A string of blasts ripped through high-end hotels and churches holding Easter services in Sri Lanka on Sunday, killing at least 207 people including foreigners.
Prime Minister Ranil Wickremesinghe condemned the attacks as “cowardly” and said the government was working to “contain the situation”.
As worshipers gathered on Sunday at Roman Catholic churches across Sri Lanka to celebrate Easter Mass, the culmination of Holy Week, a wave of explosions rocked the congregations.
At about 8:45 a.m., at least eight bombing attacks struck at least three churches, along with three five-star hotels favored by foreigners, killing more than 200 people, in what the police said had been a coordinated attack.
Suicide bombers were involved in at least two of the eight attacks and seven people have been arrested in connection to the deadly attacks.
Much of the church roof was blown out in the explosion, with roof tiles and splintered wood littering the floor and pools of blood in between wounded worshippers.
The injured flooded into local hospitals, where officials reported hundreds of wounded were being admitted.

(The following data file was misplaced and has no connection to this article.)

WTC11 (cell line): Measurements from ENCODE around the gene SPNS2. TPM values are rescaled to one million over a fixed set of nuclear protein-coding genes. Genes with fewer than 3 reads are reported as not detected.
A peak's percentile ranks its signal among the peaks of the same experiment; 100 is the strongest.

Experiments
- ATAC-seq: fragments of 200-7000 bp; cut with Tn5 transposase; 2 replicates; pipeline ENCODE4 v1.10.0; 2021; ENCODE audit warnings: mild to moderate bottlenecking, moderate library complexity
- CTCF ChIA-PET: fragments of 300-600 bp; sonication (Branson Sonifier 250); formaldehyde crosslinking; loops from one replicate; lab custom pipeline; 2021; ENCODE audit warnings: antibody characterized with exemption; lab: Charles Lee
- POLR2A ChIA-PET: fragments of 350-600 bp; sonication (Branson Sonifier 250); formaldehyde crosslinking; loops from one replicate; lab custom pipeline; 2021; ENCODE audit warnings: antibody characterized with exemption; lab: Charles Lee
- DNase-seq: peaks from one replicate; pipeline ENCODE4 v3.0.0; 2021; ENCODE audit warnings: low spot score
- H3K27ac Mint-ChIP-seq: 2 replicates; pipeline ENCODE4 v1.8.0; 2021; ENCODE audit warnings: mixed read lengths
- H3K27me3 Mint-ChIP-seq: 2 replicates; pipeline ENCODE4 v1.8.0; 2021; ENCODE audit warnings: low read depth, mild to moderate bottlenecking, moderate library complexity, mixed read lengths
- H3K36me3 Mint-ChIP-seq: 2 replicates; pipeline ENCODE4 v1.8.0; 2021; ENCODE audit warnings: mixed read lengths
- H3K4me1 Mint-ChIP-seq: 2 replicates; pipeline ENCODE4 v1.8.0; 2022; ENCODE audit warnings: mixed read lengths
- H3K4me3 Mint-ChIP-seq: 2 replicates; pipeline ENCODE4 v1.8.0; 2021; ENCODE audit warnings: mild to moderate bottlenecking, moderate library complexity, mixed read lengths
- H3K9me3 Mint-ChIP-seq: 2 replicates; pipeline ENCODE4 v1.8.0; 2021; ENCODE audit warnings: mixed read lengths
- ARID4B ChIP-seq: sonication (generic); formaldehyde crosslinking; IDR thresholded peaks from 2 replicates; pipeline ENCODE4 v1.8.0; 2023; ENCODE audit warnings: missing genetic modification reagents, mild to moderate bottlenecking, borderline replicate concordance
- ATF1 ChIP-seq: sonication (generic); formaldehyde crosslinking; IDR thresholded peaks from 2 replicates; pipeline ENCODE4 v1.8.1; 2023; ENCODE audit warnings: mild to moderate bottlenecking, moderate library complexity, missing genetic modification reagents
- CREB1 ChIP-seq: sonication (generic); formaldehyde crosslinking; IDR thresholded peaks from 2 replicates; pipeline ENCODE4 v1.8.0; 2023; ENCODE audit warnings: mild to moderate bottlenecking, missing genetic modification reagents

Sri Lanka blocked major social media and messaging services, including Facebook and WhatsApp, to curb misinformation, according to the president’s secretary, Udaya Seneviratne.
The nature of the blasts was not immediately clear and there were no immediate claims of responsibility.
But documents seen by AFP show that Sri Lanka’s police chief Pujuth Jayasundara issued an intelligence alert to top officers 10 days ago, warning that suicide bombers planned to hit “prominent churches”.
“A foreign intelligence agency has reported that the NTJ (National Thowheeth Jama’ath) is planning to carry out suicide attacks targeting prominent churches as well as the Indian high commission in Colombo,” the alert said.
The NTJ is a radical Muslim group in Sri Lanka that was linked last year to the vandalisation of Buddhist statues.
The first blast was reported at St Anthony’s Shrine, a well-known Catholic church in the capital Colombo.
A second deadly explosion was then confirmed at St Sebastian’s, a church in the town of Negombo, north of the capital.
“A bomb attack to our church, please come and help if your family members are there,” read a post in English on the church’s Facebook page.
Soon after, police confirmed that a third church in the town of Batticaloa had been hit, along with three high-end hotels in the capital.
Hospital sources said British, Dutch and American citizens were among the dead, with Britons and Japanese among those injured in the attacks.